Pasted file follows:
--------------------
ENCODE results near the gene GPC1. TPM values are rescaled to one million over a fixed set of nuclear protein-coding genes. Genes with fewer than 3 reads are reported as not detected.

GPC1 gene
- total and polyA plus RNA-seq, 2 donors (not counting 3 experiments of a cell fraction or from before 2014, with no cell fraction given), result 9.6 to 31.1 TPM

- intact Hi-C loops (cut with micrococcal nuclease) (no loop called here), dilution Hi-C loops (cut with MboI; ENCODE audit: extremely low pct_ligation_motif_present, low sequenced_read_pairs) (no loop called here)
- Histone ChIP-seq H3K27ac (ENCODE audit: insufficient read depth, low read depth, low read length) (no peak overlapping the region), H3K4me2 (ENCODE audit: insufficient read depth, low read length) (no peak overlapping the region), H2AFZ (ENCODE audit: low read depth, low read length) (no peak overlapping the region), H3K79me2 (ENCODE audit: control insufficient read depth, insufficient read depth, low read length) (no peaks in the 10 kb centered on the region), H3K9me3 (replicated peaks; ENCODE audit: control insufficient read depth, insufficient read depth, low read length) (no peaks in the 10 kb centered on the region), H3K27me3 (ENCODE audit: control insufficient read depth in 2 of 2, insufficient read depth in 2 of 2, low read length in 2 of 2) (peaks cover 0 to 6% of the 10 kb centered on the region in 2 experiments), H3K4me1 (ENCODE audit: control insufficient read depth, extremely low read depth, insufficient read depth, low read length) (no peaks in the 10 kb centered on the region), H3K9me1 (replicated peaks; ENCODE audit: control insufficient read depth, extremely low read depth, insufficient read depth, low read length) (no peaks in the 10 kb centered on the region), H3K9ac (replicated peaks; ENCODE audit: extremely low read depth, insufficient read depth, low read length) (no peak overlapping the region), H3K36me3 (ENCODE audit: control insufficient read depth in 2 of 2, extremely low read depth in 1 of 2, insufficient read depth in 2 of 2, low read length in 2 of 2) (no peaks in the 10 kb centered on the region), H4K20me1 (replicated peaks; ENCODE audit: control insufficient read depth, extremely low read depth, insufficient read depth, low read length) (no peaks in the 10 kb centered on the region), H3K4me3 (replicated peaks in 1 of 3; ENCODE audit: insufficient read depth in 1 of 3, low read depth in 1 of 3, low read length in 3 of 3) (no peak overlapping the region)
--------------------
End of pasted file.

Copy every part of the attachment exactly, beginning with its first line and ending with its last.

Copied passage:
ENCODE results near the gene GPC1. TPM values are rescaled to one million over a fixed set of nuclear protein-coding genes. Genes with fewer than 3 reads are reported as not detected.

GPC1 gene
- total and polyA plus RNA-seq, 2 donors (not counting 3 experiments of a cell fraction or from before 2014, with no cell fraction given), result 9.6 to 31.1 TPM

- intact Hi-C loops (cut with micrococcal nuclease) (no loop called here), dilution Hi-C loops (cut with MboI; ENCODE audit: extremely low pct_ligation_motif_present, low sequenced_read_pairs) (no loop called here)
- Histone ChIP-seq H3K27ac (ENCODE audit: insufficient read depth, low read depth, low read length) (no peak overlapping the region), H3K4me2 (ENCODE audit: insufficient read depth, low read length) (no peak overlapping the region), H2AFZ (ENCODE audit: low read depth, low read length) (no peak overlapping the region), H3K79me2 (ENCODE audit: control insufficient read depth, insufficient read depth, low read length) (no peaks in the 10 kb centered on the region), H3K9me3 (replicated peaks; ENCODE audit: control insufficient read depth, insufficient read depth, low read length) (no peaks in the 10 kb centered on the region), H3K27me3 (ENCODE audit: control insufficient read depth in 2 of 2, insufficient read depth in 2 of 2, low read length in 2 of 2) (peaks cover 0 to 6% of the 10 kb centered on the region in 2 experiments), H3K4me1 (ENCODE audit: control insufficient read depth, extremely low read depth, insufficient read depth, low read length) (no peaks in the 10 kb centered on the region), H3K9me1 (replicated peaks; ENCODE audit: control insufficient read depth, extremely low read depth, insufficient read depth, low read length) (no peaks in the 10 kb centered on the region), H3K9ac (replicated peaks; ENCODE audit: extremely low read depth, insufficient read depth, low read length) (no peak overlapping the region), H3K36me3 (ENCODE audit: control insufficient read depth in 2 of 2, extremely low read depth in 1 of 2, insufficient read depth in 2 of 2, low read length in 2 of 2) (no peaks in the 10 kb centered on the region), H4K20me1 (replicated peaks; ENCODE audit: control insufficient read depth, extremely low read depth, insufficient read depth, low read length) (no peaks in the 10 kb centered on the region), H3K4me3 (replicated peaks in 1 of 3; ENCODE audit: insufficient read depth in 1 of 3, low read depth in 1 of 3, low read length in 3 of 3) (no peak overlapping the region)